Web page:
Please note, however, that no crime can ever be prosecuted without significant proof, so a “he said, she-said,” told to you at a club or a party, will not garner an arrest when you jump into the sack with the offender. 

Take an internet relationship slowly. Be sure to get to know the person well. Meet their family and their friends. Be wary of dates who claim to travel for business. It could easily cover up that their spouse is at home, looking after their children, while they travel from date to date.

 

 

Deb’s CAD Tale

Tom CAD TaleA woman named Deb contacted me about what had happened to her and asked me to post it. It’s a tale that’s typical of the outrageous behavior of internet romantic scam artists with an enlightening “take-away”.

 

A little background….

Tom seemed to be a great match for Deb. He found her in an on-line dating site. He was a good communicator and they spent hours on the phone, almost daily, throughout their eight month relationship. She felt the “chemistry” of a new found connection right away when they first met.

He claimed that his job caused him to travel on assignments. Shortly after they met, he was called away. Little did she recognize, at the time, that married men frequently disguise their existing relationships by claiming the need to travel for business.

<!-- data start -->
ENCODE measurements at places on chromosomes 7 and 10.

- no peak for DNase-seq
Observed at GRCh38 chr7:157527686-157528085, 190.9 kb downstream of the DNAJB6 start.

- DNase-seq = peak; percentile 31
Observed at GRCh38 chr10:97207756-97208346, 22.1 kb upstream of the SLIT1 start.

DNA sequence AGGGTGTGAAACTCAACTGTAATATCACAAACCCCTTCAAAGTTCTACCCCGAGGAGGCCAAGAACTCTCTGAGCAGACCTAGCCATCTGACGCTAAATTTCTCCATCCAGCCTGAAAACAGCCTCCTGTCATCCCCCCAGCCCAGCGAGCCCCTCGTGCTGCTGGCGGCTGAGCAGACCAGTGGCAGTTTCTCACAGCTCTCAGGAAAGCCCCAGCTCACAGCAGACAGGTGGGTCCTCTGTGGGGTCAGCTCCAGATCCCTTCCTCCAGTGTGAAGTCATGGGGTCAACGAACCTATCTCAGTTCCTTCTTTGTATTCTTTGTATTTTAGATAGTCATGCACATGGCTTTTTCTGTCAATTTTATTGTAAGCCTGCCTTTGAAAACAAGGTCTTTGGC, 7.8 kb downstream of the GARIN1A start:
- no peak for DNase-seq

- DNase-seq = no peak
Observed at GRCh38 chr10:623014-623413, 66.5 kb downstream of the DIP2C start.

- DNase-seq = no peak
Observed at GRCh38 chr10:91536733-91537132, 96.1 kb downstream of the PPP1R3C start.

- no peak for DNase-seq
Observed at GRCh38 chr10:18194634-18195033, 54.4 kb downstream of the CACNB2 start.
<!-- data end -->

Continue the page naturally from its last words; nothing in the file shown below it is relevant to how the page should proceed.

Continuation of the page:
More false claims

Tom pretended that he was a Marine Reservist and a Forensic Psychologist. He’d been turned down by the Marines and never went to college. He stated his age as 41 when he was actually 52. He is alleged to be a bigamist. The case has been filed against him in New Jersey and is currently pending.

Debunking the myth

We often hear people accuse SexFraud victims of ignorance and gullibility. But one would hardly use those terms to describe Deb. In fact, she’s trained to recognize, sort out, and deal with issues that surface in dating. She’s a dating coach. She believes that the elevated level of conquest piqued Tom’s interest and made her a “high value” target.

You can read more about Deb’s case on her blog. She has located a number of additional victims who Tom has hoaxed and they serve as a support group for each other.

 

 

 

 

 

Internet Dating- A sure way to find a con artist?

online-dating

I receive complaints each and every day about internet dating scams. These stories break my heart. They’re tales of love-bombing and betrayal. Some involve sex addicts. Others hide marriages or money fraud. And my first inclination is to recommend people stay away from dating sites.